ADHD and Adults

Many individuals with ADHD will have fewer symptoms as they age, but some adults continue to have a number of traits that interfere with daily functioning. In adults, the main features of ADHD may include difficulty paying attention, impulsiveness and restlessness. Symptoms can range from mild to severe how to understand paystubs.

Many adults with ADHD aren’t probably aware they have the condition but they just know that everyday tasks can be a challenge. Adults with ADHD may find it difficult to focus and prioritise, leading to missed deadlines and forgotten meetings or social plans. The inability to control impulses can range from impatience waiting in line or driving in traffic to mood swings and outbursts of anger.

Adult ADHD symptoms may include:

  • Impulsiveness
  • Disorganisation and problems prioritising
  • Poor time management skills
  • Problems focusing on a task
  • Trouble multitasking
  • Excessive activity or restlessness
  • Poor planning
  • Low frustration tolerance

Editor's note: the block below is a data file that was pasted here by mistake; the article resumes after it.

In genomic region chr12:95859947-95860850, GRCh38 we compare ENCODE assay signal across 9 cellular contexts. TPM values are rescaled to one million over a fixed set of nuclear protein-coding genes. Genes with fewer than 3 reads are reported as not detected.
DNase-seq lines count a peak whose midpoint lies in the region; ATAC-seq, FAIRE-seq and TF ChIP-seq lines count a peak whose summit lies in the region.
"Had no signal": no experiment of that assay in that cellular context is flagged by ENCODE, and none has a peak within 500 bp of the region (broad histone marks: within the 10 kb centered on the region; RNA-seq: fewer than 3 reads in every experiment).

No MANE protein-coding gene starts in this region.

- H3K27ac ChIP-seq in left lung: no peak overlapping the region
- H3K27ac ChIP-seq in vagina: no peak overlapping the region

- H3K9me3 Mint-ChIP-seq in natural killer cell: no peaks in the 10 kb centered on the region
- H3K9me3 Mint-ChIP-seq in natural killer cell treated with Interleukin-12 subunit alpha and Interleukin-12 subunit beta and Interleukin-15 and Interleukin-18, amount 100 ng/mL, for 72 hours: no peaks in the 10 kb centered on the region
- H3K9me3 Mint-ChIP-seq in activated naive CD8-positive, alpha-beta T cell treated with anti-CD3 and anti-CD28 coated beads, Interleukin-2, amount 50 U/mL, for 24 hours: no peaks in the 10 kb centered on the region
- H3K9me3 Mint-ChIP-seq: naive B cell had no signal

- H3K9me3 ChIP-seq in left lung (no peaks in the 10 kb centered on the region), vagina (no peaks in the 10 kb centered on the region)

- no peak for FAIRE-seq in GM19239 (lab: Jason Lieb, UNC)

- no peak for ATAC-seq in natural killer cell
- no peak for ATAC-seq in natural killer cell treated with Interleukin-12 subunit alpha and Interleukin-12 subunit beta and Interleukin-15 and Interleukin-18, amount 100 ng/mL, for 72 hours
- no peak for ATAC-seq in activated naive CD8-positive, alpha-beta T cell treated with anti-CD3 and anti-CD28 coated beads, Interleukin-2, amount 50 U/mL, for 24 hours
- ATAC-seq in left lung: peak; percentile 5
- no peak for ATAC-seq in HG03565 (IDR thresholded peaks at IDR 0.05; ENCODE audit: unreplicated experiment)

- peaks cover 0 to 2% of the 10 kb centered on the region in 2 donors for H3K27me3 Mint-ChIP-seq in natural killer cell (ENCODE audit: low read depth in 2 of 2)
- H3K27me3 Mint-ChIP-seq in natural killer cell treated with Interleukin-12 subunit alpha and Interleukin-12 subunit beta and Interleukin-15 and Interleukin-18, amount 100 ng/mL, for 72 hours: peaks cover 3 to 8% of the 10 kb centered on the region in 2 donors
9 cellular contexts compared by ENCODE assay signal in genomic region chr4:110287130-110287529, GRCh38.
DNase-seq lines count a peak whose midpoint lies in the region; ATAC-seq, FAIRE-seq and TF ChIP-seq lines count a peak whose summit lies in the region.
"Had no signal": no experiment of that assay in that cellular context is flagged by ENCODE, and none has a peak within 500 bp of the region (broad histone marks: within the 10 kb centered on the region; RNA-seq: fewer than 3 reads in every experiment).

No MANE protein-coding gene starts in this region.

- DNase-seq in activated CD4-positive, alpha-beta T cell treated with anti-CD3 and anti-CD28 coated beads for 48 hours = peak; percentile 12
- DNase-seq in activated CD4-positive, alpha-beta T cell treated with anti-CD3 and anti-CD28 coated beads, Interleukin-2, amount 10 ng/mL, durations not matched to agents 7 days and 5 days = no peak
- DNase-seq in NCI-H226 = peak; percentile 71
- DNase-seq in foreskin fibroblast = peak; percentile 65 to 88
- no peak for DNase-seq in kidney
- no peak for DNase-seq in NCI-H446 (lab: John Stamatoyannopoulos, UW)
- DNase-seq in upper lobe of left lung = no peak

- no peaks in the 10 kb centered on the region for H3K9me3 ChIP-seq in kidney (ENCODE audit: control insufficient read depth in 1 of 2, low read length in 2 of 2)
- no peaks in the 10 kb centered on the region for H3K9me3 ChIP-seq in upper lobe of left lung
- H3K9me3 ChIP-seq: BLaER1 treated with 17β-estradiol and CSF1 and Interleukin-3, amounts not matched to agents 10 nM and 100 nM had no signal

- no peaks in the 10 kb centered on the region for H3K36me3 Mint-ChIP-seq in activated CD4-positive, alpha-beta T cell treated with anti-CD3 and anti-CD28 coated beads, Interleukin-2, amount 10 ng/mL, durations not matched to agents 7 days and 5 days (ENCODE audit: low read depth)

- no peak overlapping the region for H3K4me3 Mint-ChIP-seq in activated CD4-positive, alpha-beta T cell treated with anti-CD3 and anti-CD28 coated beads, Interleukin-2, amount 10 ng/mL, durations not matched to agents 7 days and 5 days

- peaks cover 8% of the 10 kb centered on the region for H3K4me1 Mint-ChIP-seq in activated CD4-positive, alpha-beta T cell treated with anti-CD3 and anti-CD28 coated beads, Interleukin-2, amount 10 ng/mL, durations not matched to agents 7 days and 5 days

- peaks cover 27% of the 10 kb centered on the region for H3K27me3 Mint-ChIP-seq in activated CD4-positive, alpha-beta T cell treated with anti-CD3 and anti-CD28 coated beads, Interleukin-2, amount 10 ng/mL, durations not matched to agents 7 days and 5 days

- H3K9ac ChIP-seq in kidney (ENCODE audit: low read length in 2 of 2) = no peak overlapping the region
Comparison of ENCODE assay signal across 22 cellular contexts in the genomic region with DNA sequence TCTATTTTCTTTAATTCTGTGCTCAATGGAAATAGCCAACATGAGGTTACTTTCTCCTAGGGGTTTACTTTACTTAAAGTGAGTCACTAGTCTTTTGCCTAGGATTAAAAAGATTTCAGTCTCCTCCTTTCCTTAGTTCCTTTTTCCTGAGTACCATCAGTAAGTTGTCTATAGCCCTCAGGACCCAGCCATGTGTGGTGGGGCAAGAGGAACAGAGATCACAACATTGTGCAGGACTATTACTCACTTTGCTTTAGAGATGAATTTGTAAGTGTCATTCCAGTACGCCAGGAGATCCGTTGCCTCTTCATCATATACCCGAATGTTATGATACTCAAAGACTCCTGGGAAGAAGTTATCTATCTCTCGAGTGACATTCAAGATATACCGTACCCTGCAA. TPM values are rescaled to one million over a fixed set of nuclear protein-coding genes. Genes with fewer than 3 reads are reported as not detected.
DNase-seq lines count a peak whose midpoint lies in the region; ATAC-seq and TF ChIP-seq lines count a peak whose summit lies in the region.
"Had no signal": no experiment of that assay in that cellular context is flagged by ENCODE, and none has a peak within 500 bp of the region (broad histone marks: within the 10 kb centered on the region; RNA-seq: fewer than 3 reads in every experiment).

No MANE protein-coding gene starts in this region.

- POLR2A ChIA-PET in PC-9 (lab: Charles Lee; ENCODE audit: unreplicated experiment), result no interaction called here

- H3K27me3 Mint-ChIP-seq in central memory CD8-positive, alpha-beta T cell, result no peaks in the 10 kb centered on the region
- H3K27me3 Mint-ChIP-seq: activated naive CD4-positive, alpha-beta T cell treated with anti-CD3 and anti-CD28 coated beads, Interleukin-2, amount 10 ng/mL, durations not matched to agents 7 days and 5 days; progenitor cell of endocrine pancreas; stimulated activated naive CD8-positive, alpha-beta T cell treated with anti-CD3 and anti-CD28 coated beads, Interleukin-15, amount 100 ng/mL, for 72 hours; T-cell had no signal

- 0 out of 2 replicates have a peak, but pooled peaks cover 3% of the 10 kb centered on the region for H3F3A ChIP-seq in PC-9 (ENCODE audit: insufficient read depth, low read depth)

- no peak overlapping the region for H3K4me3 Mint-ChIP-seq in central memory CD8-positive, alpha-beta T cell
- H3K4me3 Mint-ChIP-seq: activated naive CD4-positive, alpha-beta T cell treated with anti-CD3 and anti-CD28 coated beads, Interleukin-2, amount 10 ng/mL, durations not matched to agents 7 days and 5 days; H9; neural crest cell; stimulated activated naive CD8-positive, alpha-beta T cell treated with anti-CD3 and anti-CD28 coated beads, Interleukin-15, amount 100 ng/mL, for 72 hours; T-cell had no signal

• Frequent mood swings
  • Problems following through and completing tasks
  • Hot temper
  • Trouble coping with stress

Almost everyone has some symptoms or traits similar to ADHD at some stage. However it’s when these symptoms are severe enough to cause ongoing problems in more than one area of your life that it will be time to consider seeking help or support. The diagnosis of ADHD in adults however can be difficult because some ADHD symptoms are similar to those caused by other conditions, such as anxiety or mood disorders. In addition many adults with ADHD also have at least one other mental health condition, such as depression or anxiety.

Some tips for supporting adults with ADHD would include the following

Organisation. Start by organising a room, home, or office, start by categorising your objects, deciding which are necessary and which can be stored or discarded.  Decide what will be needed on a daily basis, and find storage bins or cupboards for things that can be retrieved when required. Designate specific areas for things like keys, bills, and other items that can be easily misplaced. Throw away things that are not needed.

Effective use of a day planner or a calendar on your smartphone or computer can help you remember appointments and deadlines. With electronic calendars, you can also set up automatic reminders so scheduled events don’t slip your mind.

Also, make use of lists and notes to keep track of regularly scheduled tasks, projects, deadlines, and appointments. If using a daily planner then keep all lists and notes inside it.